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IMI land transfer hits snag

November 11, 2003|by TARA REILLY

tarar@herald-mail.com

CASCADE - Proposed federal legislation intended to speed up the transfer of property at the former Fort Ritchie U.S. Army base for the expansion of a masonry training center has been shot down, a representative from U.S. Sen. Paul S. Sarbanes' office said Monday.

Sarbanes and Sen. Barbara A. Mikulski, both D-Md., sponsored the legislation so the International Masonry Institute (IMI) could expand the National Training Center, a move that would bring 200 new jobs to the base.

"We're deeply disappointed," said Tim Magrath, Sarbanes' Western Maryland field representative. "The senator has been trying to fight for job creation for Cascade."

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PenMar officials said they didn't think the rejected legislation would cause much of a disruption to IMI's plans.

Magrath said the proposed legislation was removed from the National Defense Authorization Bill for fiscal year 2004 in conference.

A conference of Senate and House Armed Services Committee members agreed on the bill Friday, according to a written statement from the office of U.S. Sen. John Warner, R-Va., chairman of the Senate Armed Services Committee.

Magrath said he did not know why the proposal was removed from the bill.

Conveyance of all base property from the Army to the PenMar Development Corp. is on hold because of a February-issued court injunction blocking the action. A court decision ruled PenMar violated legal requirements because an ad announcing the property's availability was faulty.

PenMar was created by the state in 1997 to redevelop the former base, which the Army shut down in 1998.

The senators proposed the legislation that would allow the transfer of about 30 acres so PenMar could sell it to IMI, helping IMI get a head start on the expansion.

During an IMI open house in September, IMI President Joan B. Calambokidis said that IMI would look at other places to expand if it were not able to purchase the land.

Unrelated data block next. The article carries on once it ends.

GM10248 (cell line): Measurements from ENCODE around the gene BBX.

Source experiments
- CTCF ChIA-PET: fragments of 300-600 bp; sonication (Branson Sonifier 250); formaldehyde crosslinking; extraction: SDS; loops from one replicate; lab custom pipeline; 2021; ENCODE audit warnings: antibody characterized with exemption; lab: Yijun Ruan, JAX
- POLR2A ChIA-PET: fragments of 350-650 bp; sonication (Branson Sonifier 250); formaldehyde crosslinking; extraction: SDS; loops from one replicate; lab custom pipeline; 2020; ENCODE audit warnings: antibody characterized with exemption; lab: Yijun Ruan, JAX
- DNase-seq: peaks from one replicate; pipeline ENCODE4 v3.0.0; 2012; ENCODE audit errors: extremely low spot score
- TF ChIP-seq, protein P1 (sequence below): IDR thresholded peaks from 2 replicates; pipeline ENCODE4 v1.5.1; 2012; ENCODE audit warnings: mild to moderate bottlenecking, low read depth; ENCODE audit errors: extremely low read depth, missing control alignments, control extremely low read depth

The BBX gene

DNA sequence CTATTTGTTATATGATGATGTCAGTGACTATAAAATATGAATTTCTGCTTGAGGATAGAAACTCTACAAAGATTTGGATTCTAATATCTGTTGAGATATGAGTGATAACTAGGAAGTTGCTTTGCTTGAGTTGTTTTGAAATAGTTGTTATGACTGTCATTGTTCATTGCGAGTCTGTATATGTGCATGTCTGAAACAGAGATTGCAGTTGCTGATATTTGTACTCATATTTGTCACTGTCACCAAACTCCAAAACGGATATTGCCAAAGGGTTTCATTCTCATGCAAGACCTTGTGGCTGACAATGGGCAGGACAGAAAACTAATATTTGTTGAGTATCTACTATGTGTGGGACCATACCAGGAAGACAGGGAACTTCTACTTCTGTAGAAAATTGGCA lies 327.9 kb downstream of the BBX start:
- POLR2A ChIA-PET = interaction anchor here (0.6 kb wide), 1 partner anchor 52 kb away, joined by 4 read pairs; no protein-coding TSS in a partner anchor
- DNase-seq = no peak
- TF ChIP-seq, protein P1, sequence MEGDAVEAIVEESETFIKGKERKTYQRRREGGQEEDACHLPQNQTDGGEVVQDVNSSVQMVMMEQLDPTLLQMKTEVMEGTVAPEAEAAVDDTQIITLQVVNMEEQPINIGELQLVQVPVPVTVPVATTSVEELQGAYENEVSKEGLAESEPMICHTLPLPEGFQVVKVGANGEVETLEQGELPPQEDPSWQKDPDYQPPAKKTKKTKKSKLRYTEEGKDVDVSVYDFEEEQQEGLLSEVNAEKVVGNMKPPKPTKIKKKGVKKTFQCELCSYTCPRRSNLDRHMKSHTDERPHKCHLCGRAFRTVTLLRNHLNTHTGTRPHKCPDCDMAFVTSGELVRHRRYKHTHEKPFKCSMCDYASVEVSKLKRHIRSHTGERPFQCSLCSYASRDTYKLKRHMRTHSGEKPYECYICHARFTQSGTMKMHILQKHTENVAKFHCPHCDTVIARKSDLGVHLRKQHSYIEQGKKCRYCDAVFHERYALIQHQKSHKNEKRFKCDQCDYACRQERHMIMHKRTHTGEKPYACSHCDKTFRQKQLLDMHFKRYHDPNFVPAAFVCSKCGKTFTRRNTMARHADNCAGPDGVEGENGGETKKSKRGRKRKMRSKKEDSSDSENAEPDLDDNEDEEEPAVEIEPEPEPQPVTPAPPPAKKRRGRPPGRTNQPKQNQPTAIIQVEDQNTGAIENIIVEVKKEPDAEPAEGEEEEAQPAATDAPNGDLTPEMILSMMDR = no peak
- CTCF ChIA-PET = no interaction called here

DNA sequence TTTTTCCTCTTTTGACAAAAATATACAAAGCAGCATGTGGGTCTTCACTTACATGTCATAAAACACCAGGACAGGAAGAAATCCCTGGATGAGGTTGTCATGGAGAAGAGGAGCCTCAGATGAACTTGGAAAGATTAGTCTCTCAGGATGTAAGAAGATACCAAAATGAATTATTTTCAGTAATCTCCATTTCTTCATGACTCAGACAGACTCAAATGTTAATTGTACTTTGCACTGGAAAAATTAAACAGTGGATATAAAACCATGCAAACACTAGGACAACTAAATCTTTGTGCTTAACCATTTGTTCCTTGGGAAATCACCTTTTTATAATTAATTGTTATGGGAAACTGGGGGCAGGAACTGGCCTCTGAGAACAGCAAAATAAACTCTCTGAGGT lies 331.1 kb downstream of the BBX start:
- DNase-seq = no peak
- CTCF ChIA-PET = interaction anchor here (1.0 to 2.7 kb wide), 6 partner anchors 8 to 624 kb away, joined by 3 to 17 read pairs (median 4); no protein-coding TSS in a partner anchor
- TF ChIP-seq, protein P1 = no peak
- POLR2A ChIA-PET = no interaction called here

IMI has signed several amendments to the sales contract and numerous lease extensions while waiting to buy land, according to a written statement.

"The continued delays and the lack of certainty in terms of land transfer have been a huge impediment and extremely costly to us," Calambokidis said in September. "We've invested roughly $2 million in developing this, and we don't own any land."

Magrath said Sarbanes is concerned about IMI's future at the former base.

"IMI has been a dedicated tenant," Magrath said.

IMI's offices were closed Monday and no one was available for comment.

PenMar officials said the state agency has readvertised the entire base's availability and the land transfer from the Army will take place over time.

Washington County Commissioners Vice President William J. Wivell, who is a PenMar board member, said land could be conveyed to PenMar as early as March.

He said the senators' proposal probably would have bumped up IMI's conveyance by a couple of months, but that the training center still will have the opportunity to purchase land if the entire base is transferred to PenMar.

"I don't suspect that it would cause (IMI) to pull out," Wivell said of the delay.

"I'm not really concerned," PenMar Chairman Ronald Sulchek said. "I don't see why the conveyance can't happen in the normal chain of events."

In August, Mikulski told the County Commissioners she didn't think the proposed legislation would get congressional approval without the support of U.S. Rep. Roscoe Bartlett.

Bartlett, R-Md., is on the House Armed Services Committee.

Lisa Wright, Bartlett's spokeswoman, said she didn't have any information on whether Bartlett supported the proposal. She said Bartlett had asked Sarbanes and Mikulski to prove to him that the legislation would be the best way to bring jobs to the area.

Wright said she was not aware of whether Bartlett received that information.

In July, Bartlett said that IMI is attractive as a "bird in hand," a current tenant, but it would not make an ideal anchor for the redevelopment of the fort property. He said the former base's seclusion would make it "a great location for security."

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